My thanks to Dominik Hofer for the wonderful photograph shown above
We learn by example and by direct experience because there are real limits to the adequacy of verbal instruction.
Now this is something I’ve believed in ever since I was old enough to believe in anything. I count myself very lucky to have grown up in a time and space where curiosity was considered normal, and where you were expected to be passionate in your pursuits. Some months ago, some Swedish filmmakers asked me whether I’d share some brief views on a single big idea for 2020, as part of a larger collection of ideas. If you’re interested, you can see the 3-minute video here.
During the interview, I couldn’t help but focus on the “Maker” Generation coming into the workplace now, and how their experiences will affect education in years to come. Regular readers of this blog will know how taken I am with the zeitgeist embodied in, for example, the more recent works of Cory Doctorow (For The Win, Makers, Little Brother); the whole ethos behind Tim O’Reilly and Dale Dougherty’s vision encapsulated in Make Magazine; the joys and challenges of digital creativity as articulated by Larry Lessig in Remix.
When I saw that the interview had been released, I tweeted it; and a long-time blog reader and twitter friend, Greg Lloyd (@roundtrip) reminded me about something he’d written riffing off something I’d written around three years ago, as part of my series on Facebook and the Enterprise.
And that got me thinking: the Maker Generation could be in for a fantastic time when it comes to learning by doing, and when it comes to being able to augment that experiental learning with observation of example.
My thanks to Fabrizio Cuscini for the wonderful photograph shown above
Why do I think that? Serendipity. A number of things are coming together:
- Experience-capture tools are getting better, cheaper and more ubiquitous: Nowadays, with the cost of smartphones continuing to decline, with mobile connectivity apparently getting better (notwithstanding Western urban experiences of a post iPhone 3GS world), and with the cost of storage continuing to plummet, the Maker Generation is able to collect and collate experiences in ways that prior generations could not.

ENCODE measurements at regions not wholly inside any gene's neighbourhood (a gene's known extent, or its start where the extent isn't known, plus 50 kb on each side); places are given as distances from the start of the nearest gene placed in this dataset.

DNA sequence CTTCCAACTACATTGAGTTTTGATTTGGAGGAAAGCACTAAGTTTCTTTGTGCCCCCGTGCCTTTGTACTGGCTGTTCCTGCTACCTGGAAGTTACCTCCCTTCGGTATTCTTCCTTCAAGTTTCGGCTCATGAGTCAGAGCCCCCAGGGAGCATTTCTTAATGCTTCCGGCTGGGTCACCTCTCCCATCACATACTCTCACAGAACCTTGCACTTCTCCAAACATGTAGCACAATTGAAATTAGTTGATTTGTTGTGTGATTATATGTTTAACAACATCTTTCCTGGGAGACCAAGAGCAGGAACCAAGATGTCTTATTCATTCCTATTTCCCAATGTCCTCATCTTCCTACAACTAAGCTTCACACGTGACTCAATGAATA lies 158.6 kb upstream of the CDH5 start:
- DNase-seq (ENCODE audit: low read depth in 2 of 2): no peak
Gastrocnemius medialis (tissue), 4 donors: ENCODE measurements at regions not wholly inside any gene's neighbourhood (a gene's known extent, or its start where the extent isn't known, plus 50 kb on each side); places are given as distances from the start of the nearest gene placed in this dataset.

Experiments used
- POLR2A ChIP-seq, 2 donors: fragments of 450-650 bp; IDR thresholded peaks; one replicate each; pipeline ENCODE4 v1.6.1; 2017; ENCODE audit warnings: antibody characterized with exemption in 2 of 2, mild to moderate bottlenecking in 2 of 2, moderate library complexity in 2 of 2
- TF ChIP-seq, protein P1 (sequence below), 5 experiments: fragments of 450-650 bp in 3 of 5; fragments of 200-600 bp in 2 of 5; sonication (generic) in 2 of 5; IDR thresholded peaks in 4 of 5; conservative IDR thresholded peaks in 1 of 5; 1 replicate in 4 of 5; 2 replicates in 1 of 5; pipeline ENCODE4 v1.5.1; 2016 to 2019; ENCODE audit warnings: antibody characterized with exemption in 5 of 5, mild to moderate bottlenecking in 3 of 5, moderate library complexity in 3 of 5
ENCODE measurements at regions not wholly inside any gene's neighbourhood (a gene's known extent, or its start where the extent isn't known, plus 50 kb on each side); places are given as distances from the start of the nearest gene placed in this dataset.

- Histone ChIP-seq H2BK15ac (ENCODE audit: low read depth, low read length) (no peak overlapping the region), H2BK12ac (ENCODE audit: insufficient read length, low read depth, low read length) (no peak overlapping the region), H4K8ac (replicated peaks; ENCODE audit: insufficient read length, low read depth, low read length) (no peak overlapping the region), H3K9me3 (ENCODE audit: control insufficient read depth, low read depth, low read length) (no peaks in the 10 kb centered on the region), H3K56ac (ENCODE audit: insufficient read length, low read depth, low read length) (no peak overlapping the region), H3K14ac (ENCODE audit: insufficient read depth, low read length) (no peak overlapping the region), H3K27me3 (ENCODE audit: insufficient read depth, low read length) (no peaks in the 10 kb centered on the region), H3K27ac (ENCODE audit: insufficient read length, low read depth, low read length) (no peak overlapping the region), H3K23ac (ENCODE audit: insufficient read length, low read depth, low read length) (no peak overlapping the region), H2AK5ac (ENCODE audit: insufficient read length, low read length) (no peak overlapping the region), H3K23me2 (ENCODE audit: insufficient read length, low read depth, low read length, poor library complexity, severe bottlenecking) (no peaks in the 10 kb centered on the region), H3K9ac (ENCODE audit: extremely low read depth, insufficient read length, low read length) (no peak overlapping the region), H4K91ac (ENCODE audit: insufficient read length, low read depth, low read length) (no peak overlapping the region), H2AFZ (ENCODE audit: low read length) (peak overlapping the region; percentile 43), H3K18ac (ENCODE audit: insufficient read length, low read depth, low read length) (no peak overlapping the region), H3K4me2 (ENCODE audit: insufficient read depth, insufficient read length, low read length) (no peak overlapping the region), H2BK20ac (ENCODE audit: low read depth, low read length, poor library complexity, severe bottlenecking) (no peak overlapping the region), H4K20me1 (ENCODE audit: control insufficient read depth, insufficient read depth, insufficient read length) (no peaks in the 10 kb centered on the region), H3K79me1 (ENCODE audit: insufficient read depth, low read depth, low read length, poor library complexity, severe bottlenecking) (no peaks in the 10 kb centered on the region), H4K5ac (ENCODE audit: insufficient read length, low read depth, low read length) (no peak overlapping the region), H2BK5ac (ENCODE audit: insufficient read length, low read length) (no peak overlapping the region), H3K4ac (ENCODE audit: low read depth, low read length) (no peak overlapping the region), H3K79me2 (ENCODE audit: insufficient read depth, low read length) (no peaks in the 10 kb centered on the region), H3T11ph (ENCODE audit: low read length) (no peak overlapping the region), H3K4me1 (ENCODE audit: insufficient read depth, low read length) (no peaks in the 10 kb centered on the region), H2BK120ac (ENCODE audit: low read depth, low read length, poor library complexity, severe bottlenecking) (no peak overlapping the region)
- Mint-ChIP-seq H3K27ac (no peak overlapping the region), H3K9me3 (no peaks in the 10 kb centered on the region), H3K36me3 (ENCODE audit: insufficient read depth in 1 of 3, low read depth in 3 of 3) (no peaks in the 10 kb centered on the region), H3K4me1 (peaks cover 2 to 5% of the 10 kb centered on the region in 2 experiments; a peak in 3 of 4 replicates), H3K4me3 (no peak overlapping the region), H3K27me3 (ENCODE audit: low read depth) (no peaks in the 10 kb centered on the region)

- Communal tools for sharing are getting better: In parallel with the evolution of smarter mobile devices, there has been a rash of places where sharing can take place. The Facebooks and Twitters and YouTubes and Flickrs and SlideShares and TiddlyWikis of this world make it possible to persist experiences, share them, augment and enrich them. Publication of material tends to be community-oriented nowadays, even courseware is going more and more opensource.
- The Maker Generation is more inclined to share: Whatever we may think about the implications for prudence and privacy, this generation is prepared to share experiences in ways no other generation was prepared to. The lifestreaming phenomenon is something that continues to gather pace; when you look at the digital social objects people upload to Facebook, and the relentless growth of that behemoth, you begin to see the sheer relational power of shared experiences. In this context, we need to remember that India and China are both cultures with a high focus on education, and on sharing as part of education.
- The need for experience-based learning in the marketplace has never been greater: The Big Shift spoken of by authors John Hagel, John Seely Brown and Lang Davison, (and expanded on delightfully in their book The Power of Pull) at least in part focuses on the transformation from a “stocks” based worldview to a “flows” based one. The “learning organisation” that Peter Senge spoke of has never been more needed.
- There’s an increasing focus on education worldwide, with more appetite for radical approaches: The World Economic Forum’s Global Education Initiative is an example of such activity, highlighting the gravity of the situation and seeking to mobilise real energy into solving it; it made me ashamed to realise that I am part of a world where 72 million children of schoolgoing age don’t go to school, whatever the reason. Somewhat smaller initiatives such as the School of Everything (which I chair) also seek to change some of this landscape.
- Trust in historical command-and-control “broadcast mode” institutions has never been lower: The willingness to accept learning-by-being-told is at a remarkable low, coming as it does at a time when most traditional authority figures (parent, priest, teacher, policeman, banker, MP, judge) are better off not running popularity contests.
A change is gonna come.